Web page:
The race/ethnicity breakout is one way we see income inequality in the District. For example, as I reported when the figures were released, the 2012 poverty rate for black residents is more than three times the rate for non-Hispanic whites.

Income Inequality

Half in Ten’s indicator is the ratio between the shares of income that went to households in the top and bottom fifths of the income scale last year, according to the American Community Survey. By this measure, income inequality in the District is extraordinarily high — 30.3. It’s far larger than any state’s — and more importantly, larger than in 2010.

But the ratio is, to me, a tad abstract. So let me translate it into actual shares. Of all the household income in the District, the top fifth enjoyed nearly 55.4%. The bottom fifth had to make do with slightly more than 1.8%.

Some Contributing Factors

On the one hand, 70.2% of young adults in the District have at least a two-year college degree — a slight uptick since 2010. As you’d expect, this is far higher than the percent in any state.

On the other hand, only 59% of teens who started high school graduated four years later, as of the 2011-12 school year. This is a slightly lower percent than the rate for the prior school year — and the lowest reported for 2011-12.

Not surprisingly, the District has a relatively high percent of “disconnected” youth, i.e., 16-24 year olds who were neither working nor in school in 2012. This latest “disconnected” rate — 17% — is exactly the same as in 2010, which again puts the District roughly mid-way in the state rankings.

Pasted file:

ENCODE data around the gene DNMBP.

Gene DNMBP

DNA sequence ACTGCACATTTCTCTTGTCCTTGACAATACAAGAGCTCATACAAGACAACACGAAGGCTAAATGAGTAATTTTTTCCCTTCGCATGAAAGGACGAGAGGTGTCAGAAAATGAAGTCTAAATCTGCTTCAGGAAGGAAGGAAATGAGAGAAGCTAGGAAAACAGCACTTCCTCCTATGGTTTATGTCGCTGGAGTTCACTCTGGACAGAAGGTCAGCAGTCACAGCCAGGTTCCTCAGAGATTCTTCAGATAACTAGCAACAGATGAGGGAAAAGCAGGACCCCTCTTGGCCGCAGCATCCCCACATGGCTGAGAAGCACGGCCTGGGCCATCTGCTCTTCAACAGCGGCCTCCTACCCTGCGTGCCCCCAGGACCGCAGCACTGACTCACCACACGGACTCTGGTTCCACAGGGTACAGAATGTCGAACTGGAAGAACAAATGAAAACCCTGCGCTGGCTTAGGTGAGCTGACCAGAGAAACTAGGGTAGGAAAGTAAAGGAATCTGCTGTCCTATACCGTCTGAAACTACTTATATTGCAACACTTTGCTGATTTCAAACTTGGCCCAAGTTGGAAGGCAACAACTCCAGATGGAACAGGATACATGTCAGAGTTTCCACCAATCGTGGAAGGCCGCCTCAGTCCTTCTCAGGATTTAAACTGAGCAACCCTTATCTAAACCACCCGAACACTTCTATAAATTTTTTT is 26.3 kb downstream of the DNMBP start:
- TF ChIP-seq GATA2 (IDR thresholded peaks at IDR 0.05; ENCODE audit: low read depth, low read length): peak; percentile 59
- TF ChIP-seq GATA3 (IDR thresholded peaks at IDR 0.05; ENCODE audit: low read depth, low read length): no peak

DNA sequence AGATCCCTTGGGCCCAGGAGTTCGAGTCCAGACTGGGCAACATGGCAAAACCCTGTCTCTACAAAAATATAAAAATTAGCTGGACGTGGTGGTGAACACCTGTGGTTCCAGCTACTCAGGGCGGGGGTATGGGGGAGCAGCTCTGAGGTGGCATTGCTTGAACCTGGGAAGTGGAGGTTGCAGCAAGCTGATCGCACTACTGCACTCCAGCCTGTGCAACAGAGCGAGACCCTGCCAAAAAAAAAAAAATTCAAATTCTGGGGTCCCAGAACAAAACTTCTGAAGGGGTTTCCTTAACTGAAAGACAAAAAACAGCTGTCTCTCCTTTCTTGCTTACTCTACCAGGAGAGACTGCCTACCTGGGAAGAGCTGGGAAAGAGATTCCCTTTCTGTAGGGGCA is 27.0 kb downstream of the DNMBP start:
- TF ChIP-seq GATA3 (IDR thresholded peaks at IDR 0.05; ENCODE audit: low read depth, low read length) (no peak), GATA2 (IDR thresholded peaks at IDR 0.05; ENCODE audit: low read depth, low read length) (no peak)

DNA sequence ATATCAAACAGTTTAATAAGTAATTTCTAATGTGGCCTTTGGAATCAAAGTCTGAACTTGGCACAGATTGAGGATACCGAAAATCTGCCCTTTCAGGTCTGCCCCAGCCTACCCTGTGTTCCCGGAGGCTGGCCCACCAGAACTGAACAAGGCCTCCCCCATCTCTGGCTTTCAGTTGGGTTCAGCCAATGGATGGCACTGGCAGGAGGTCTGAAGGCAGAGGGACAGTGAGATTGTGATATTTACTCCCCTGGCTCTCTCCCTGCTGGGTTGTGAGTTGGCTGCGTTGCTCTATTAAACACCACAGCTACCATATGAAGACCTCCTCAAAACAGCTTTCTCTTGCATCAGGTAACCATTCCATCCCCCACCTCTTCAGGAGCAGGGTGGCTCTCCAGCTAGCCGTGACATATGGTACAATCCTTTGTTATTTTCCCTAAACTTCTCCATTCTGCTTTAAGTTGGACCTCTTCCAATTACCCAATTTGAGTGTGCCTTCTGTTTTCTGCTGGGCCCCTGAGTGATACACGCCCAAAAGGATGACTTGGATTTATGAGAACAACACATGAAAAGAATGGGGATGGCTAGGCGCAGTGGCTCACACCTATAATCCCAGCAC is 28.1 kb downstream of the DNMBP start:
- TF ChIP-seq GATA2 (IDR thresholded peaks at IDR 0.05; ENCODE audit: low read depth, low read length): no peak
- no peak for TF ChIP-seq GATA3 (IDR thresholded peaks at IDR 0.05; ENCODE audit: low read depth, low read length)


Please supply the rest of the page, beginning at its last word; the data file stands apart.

No such flat-lining for the unemployment rate, which declined from 9.9% in 2010 to 8.3% last year. Pretty obvious who’s getting the jobs — and not — in our burgeoning local economy.

On the upside, the teen birthrate declined quite a lot. In 2012, there were 38.6 births for every 1,000 women between the ages of 15 and 19. This is 6.8 fewer than in 2010. And though still high, it’s nowhere near rates in the bottom-ranked states.

Teen birthrates are often correlated to poverty — as cause, effect or some combination of both. Recent research suggests that income inequality is an additional factor because poor young women see little chance of improving their economic situation if they postpone motherhood.

The percent of children in foster care also has bearing on the poverty rate — again, as cause, effect or both. It’s still high in the District — 11 children per 1,000, as of 2012. But it was 20 per 1,000 in 2010.

Further Progress Possible

Some state and local governments are adopting policies that can reduce poverty and enable low-income people to gain a greater share of prosperity, as the report that includes and provides context for the indicators selectively shows.

Here in the District, for example, the minimum wage will step up to $11.50 in July 2016 — $4.25 more than the federal minimum. Ten states also raised their minimum wage last year, making 29 that now have minimums above the federal.